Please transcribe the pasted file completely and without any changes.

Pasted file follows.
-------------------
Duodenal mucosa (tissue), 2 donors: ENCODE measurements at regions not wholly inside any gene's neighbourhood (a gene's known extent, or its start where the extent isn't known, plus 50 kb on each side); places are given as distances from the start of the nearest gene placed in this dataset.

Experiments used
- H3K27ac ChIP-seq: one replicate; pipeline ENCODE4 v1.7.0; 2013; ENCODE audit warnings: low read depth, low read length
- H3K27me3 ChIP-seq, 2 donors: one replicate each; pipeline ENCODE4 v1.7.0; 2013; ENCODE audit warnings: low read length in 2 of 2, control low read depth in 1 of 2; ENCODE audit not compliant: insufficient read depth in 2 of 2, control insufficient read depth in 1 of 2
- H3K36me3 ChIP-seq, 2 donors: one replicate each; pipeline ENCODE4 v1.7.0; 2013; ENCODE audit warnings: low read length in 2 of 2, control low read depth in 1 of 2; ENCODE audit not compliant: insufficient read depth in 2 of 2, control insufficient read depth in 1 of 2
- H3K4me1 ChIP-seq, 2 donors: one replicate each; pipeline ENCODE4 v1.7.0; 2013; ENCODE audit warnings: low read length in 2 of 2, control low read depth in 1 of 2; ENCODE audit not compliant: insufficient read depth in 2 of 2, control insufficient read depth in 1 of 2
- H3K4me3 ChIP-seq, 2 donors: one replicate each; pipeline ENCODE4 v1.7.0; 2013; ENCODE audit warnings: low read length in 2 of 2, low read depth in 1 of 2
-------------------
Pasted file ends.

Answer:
Duodenal mucosa (tissue), 2 donors: ENCODE measurements at regions not wholly inside any gene's neighbourhood (a gene's known extent, or its start where the extent isn't known, plus 50 kb on each side); places are given as distances from the start of the nearest gene placed in this dataset.

Experiments used
- H3K27ac ChIP-seq: one replicate; pipeline ENCODE4 v1.7.0; 2013; ENCODE audit warnings: low read depth, low read length
- H3K27me3 ChIP-seq, 2 donors: one replicate each; pipeline ENCODE4 v1.7.0; 2013; ENCODE audit warnings: low read length in 2 of 2, control low read depth in 1 of 2; ENCODE audit not compliant: insufficient read depth in 2 of 2, control insufficient read depth in 1 of 2
- H3K36me3 ChIP-seq, 2 donors: one replicate each; pipeline ENCODE4 v1.7.0; 2013; ENCODE audit warnings: low read length in 2 of 2, control low read depth in 1 of 2; ENCODE audit not compliant: insufficient read depth in 2 of 2, control insufficient read depth in 1 of 2
- H3K4me1 ChIP-seq, 2 donors: one replicate each; pipeline ENCODE4 v1.7.0; 2013; ENCODE audit warnings: low read length in 2 of 2, control low read depth in 1 of 2; ENCODE audit not compliant: insufficient read depth in 2 of 2, control insufficient read depth in 1 of 2
- H3K4me3 ChIP-seq, 2 donors: one replicate each; pipeline ENCODE4 v1.7.0; 2013; ENCODE audit warnings: low read length in 2 of 2, low read depth in 1 of 2